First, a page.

Solving Systems of Equations by Substitution Method
Substitution is the most elementary of all the methods of solving systems of equations. Substitution method, as the method indicates, involves substituting something into the equations to make them much simpler to solve. So what do we substitute? We express one of the variables in terms of the other until we have only one equation with only one variable. We then solve for that variable and after we obtain its value, we perform what is called Back Substitution to solve for the other missing variable(s).
Solving Two Variable Equations by Substitution Method
Let's work some actual examples to understand better how to solve two variable equations using substitution method.
Solve the following system of equations
It's always better to label your equations so that you know which equation you're working with. Since we have two equations, let's label them as 1 and 2.
The first step in actually solving the system of equations using substitution is to express one variable in terms of another.
Let's use equation(1) and express y in terms of x in equation(1):
can also be written as
Now we have y in terms of x and we can substitute for y in the equation(2)
So now we only have a one variable equation which we can solve using the techniques we learned in the section on solving one variable equations.
Now that we have a value for x, we can substitute it into the equation that we have for y and this is what we refer to as back substitution.
substituting for x
So now we have solved for x as 2 and y as 0. Therefore, our coordinate point is (2,0). We can prove that these are the true values of x and y by substituting them back into the original system of equations.
substituting for x and y
Which proves that the values we obtained are the correct values of x and y.
Now that we have our solution, what does it mean? Looking at the graph, we can see that at the value (2,0), both of our original equations intersect at that point.
Solve the following system of equations by substitution
As in the previous example, it's always good to label you're equations so that you know which one you're working with.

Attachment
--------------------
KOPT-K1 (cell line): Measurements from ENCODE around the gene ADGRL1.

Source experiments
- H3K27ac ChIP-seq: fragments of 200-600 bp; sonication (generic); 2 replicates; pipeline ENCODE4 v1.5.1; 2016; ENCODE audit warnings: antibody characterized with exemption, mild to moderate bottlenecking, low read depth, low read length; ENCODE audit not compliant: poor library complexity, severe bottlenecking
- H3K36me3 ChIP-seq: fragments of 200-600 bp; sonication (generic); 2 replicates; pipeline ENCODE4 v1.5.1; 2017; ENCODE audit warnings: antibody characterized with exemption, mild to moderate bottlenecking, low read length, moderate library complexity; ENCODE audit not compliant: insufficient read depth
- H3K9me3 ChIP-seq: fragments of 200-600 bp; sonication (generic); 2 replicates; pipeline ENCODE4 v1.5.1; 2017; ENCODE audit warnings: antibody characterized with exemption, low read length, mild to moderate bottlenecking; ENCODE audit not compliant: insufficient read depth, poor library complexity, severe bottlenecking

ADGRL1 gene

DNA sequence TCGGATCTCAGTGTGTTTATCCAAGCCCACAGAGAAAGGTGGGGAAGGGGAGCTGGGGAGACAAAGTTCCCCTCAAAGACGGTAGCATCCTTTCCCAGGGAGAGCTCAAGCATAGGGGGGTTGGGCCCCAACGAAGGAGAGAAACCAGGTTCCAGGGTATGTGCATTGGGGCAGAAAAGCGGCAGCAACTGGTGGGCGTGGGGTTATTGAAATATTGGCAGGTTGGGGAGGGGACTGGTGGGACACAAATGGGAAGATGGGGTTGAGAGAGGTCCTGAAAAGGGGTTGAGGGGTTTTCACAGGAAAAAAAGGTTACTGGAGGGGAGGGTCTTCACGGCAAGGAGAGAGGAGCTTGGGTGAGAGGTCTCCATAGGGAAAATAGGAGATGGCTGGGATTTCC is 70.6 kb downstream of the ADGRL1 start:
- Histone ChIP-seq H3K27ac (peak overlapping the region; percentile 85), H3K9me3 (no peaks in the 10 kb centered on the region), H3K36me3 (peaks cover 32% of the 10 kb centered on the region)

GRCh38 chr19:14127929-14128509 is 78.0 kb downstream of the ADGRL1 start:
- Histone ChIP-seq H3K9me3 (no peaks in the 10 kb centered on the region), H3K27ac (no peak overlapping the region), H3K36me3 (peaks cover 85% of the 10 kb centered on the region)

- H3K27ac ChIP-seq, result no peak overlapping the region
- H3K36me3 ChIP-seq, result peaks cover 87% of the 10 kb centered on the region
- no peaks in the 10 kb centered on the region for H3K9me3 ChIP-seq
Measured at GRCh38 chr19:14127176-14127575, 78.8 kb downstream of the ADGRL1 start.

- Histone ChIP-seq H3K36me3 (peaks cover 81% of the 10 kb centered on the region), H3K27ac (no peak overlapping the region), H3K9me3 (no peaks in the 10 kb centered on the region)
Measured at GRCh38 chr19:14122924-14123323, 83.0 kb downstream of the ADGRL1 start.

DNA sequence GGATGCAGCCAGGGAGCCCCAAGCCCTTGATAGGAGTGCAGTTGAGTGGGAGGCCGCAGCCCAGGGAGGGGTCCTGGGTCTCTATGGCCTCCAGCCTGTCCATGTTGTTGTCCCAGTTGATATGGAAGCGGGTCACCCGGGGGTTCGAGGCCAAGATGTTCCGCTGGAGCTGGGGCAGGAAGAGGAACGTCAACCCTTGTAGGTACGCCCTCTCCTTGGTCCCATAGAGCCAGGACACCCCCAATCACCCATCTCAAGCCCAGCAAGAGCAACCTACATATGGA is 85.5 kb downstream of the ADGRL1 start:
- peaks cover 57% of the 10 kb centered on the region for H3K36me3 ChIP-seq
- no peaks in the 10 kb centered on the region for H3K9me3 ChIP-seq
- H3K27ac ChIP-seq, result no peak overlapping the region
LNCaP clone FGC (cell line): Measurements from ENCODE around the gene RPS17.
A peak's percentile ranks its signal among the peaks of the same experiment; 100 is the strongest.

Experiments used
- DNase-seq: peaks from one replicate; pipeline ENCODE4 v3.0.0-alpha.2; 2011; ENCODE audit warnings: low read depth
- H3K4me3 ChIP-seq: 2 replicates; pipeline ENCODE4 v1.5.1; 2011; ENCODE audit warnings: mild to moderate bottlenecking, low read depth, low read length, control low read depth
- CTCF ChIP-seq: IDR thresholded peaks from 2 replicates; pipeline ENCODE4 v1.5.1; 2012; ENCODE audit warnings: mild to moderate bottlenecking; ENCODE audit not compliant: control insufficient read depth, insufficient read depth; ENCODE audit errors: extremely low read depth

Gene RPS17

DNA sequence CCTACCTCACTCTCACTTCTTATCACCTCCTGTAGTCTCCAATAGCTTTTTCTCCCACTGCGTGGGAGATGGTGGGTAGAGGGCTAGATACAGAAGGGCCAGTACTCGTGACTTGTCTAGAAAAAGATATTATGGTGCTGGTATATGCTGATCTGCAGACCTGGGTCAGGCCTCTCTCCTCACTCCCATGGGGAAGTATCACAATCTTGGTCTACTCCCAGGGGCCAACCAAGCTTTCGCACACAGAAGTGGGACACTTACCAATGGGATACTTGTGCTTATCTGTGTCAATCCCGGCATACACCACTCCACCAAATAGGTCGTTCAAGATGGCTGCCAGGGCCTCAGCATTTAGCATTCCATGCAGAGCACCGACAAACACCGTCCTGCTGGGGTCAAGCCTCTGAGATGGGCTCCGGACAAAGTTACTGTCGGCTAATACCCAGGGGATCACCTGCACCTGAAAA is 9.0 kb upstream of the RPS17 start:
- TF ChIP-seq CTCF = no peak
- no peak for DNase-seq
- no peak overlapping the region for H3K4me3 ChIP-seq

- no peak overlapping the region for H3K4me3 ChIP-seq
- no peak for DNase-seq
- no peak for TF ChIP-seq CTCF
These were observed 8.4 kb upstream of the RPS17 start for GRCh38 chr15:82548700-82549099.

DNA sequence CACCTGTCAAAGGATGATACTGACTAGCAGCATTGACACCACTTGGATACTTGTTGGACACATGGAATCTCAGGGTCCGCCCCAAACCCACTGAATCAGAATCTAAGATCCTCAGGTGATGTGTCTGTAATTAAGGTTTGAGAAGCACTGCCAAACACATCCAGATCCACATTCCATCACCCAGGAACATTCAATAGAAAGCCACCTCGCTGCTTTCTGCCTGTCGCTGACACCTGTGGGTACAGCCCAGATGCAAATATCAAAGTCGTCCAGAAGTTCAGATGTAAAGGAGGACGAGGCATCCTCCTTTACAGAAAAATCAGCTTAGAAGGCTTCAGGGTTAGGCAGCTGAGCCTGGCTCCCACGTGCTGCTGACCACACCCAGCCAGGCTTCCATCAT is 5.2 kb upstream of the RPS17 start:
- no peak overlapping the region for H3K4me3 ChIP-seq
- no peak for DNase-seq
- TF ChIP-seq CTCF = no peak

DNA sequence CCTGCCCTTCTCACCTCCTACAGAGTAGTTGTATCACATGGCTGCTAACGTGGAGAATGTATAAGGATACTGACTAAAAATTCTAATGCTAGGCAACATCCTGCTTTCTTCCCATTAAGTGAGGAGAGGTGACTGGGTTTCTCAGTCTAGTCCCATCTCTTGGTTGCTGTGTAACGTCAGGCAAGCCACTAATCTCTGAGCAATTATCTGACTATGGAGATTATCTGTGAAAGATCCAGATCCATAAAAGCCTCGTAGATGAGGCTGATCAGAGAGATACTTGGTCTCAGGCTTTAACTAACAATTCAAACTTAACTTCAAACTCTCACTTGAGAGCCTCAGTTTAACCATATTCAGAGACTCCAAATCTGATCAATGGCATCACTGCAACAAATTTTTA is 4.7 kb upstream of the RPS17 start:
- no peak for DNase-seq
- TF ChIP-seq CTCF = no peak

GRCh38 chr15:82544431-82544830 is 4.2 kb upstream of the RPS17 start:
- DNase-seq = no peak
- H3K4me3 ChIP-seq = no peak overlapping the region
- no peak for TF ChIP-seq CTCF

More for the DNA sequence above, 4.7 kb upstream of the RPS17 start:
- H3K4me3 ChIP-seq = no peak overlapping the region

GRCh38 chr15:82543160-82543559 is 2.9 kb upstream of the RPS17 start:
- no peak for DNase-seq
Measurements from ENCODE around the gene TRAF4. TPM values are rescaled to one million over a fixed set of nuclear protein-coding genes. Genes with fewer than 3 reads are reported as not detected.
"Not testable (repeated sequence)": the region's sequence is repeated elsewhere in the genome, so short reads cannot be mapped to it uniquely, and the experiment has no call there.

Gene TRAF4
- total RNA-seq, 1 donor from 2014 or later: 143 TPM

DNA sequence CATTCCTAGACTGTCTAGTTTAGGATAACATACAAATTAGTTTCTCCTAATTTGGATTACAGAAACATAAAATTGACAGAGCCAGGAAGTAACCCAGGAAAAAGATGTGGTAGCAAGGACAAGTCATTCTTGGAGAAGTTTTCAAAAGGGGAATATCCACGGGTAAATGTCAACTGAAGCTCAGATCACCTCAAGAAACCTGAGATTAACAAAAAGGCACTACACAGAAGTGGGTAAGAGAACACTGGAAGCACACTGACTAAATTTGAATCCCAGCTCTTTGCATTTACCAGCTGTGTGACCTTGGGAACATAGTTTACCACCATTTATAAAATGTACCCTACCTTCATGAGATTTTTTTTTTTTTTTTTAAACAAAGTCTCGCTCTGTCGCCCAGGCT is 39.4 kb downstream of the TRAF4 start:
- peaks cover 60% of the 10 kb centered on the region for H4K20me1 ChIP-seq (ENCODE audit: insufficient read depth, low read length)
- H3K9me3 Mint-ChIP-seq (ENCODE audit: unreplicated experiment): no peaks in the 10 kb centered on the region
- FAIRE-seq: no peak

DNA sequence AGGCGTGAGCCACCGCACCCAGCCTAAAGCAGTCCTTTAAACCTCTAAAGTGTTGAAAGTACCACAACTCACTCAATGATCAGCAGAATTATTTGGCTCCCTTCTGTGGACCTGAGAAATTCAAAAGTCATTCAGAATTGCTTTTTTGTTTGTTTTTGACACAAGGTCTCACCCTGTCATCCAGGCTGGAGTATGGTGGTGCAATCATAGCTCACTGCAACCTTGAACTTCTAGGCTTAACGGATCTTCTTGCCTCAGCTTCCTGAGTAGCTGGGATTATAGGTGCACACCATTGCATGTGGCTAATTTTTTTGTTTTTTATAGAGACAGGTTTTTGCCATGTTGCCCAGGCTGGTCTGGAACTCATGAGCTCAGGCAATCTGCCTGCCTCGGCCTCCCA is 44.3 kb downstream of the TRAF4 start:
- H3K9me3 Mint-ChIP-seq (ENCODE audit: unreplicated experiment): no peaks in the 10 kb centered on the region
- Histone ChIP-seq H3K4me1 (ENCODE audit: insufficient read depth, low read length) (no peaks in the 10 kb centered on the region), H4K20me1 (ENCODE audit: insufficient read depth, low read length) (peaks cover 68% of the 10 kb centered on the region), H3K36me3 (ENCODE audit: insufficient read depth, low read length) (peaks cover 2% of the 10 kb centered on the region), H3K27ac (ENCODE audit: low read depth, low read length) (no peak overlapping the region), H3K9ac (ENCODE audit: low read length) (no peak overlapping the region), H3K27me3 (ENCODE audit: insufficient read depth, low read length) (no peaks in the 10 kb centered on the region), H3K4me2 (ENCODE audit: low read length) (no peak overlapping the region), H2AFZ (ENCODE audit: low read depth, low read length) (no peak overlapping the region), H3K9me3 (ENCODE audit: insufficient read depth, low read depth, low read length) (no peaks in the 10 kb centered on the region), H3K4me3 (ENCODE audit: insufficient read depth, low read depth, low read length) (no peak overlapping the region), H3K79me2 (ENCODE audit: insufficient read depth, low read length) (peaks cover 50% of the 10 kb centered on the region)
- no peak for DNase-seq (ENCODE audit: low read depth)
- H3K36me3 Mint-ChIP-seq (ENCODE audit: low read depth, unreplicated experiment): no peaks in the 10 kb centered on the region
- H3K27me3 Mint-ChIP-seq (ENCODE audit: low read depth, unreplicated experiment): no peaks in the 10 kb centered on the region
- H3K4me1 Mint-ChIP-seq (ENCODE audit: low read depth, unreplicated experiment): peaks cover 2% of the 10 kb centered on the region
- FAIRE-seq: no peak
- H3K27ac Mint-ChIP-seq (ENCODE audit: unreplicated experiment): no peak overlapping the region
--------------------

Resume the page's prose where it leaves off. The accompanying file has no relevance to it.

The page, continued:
Next, we express one variable in terms of the other variable. We choose what variable to express in terms of the other by inspecting the system of equations and guessing which of the two equations looks easier to work with, and which variable will be harder to manipulate.
In the above example, let's work with equation(2) and express x in terms of y
The next step is to substitute the above into equation(1) in order to obtain one equation with only one variable, y.
is the same as
And then we can substitute for 2 in the above equation as:
Next we perform a back substitution to find the value of x. We substitute the value we've obtained for y into the equation for x
The solution to the system of equations is x = 3 and y = -1. You can prove this by substituting these values into the original system of equations.
Let's graph the equations to see if the intersection point is indeed (3,-1).
Solving Three Variable Equations by Substitution Method
Similar to solving two variable equations, when solving for three variables, we express one variable in terms of another and substitute until we obtain a single equation with only one variable. The final equation tends to be rather large and at times complicated making substitution method not a very ideal method for solving three variable systems of equations. However, substitution method's simplicity overshadows all the complications and makes the method a very fundamental method for solving systems of equations.
Let's try a few examples to see how the method actually works.
Solve the following system of equations
Let's once again begin by labeling our equations
Next we inspect the system of equations to pick wish variable we should express in terms of the other. Since we have three sets of equations, we need to substitute twice so we need to pick two equations to work with.
Let's pick equations(2) and (3)
Take equation(3) and express y in terms of x and z
Next we substitute for y in equation(2)
which simplifies into
Next we express x in terms of z
Now we have solutions for both x and y and we still have one untouched equation. We substitute for x and y in equation(1) in order to obtain an equation in terms of only one variable z
First substituting for y
which simplifies as follows:
Next we substitute for x
which leaves an equation in terms of only z, which we then simplify to solve for z
Now that we've obtained a value for z, we perform back substitution to find x
substituting z = 0
Once again we perform back substitution in order to find the value of y. We use the values we've obtained for x and z and substitute them into the equation for y:
The solution to the system of equations is x = -2, y = 4, z = 0. In three dimensions, this would mean that (-2,4,0) is the intersection point of all three lines.
Solve for the variables in the following system of equations
First we label the equations:
Next we inspect the system and choose which equations we want to work with, in what order.
Lets start with equation(1) and then move on to equation(2) and finally equation(3).
Express x in terms of y and z
Next you substitute for x in equation(2)
which simplifies to become:
Next we take the above equation and express z in terms of y
Then we substitute for x and z into equation(3) to obtain a one variable equation.
First we substitute for x and simplify
Next we substitute for z
which simplifies to become
From which we can solve for y as follows:
Using this value of y = 3 we perform 2 back substitutions to obtain the values of x and z.
First we solve for z:
Lastly we solve for x:
Therefore, the solution to the system of equations above is x, y, z = 0.5,3,2.5